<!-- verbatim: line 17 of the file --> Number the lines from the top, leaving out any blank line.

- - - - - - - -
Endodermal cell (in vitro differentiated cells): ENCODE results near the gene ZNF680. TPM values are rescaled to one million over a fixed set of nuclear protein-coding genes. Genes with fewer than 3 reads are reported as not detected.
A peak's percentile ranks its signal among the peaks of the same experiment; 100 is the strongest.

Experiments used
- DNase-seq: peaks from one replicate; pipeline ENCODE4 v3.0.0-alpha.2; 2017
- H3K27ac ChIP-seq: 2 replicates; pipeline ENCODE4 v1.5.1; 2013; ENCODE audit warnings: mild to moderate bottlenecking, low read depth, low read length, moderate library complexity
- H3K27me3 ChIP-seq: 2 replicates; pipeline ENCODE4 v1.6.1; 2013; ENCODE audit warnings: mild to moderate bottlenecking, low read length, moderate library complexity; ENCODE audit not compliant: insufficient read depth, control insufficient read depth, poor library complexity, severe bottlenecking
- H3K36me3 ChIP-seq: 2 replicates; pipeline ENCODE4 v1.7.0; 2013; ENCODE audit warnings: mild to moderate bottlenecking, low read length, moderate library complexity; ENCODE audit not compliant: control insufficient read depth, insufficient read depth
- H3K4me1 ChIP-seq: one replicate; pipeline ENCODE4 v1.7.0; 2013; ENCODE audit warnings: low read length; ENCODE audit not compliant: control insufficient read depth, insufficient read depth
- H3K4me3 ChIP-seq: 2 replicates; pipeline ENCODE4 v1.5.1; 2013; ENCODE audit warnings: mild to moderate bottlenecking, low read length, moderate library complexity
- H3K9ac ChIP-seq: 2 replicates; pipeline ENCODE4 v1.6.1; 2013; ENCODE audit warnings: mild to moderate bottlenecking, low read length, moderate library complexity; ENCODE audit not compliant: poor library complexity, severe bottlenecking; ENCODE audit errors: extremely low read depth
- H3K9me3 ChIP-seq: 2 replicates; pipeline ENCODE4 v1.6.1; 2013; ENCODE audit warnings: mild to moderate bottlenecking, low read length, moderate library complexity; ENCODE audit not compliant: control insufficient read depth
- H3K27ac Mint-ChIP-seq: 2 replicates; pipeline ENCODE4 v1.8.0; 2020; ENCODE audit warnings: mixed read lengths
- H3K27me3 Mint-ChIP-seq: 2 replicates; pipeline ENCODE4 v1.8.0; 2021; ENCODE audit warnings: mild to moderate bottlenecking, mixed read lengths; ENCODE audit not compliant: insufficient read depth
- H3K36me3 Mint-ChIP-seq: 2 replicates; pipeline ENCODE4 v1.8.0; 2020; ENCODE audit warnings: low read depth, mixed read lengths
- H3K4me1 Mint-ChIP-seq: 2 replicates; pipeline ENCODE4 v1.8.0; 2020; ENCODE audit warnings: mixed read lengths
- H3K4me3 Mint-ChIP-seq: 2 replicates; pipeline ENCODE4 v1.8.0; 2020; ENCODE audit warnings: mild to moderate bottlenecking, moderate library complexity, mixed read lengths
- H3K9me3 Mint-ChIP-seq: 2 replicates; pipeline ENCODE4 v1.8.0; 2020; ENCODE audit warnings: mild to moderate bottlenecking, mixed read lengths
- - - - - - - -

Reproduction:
- H3K9me3 Mint-ChIP-seq: 2 replicates; pipeline ENCODE4 v1.8.0; 2020; ENCODE audit warnings: mild to moderate bottlenecking, mixed read lengths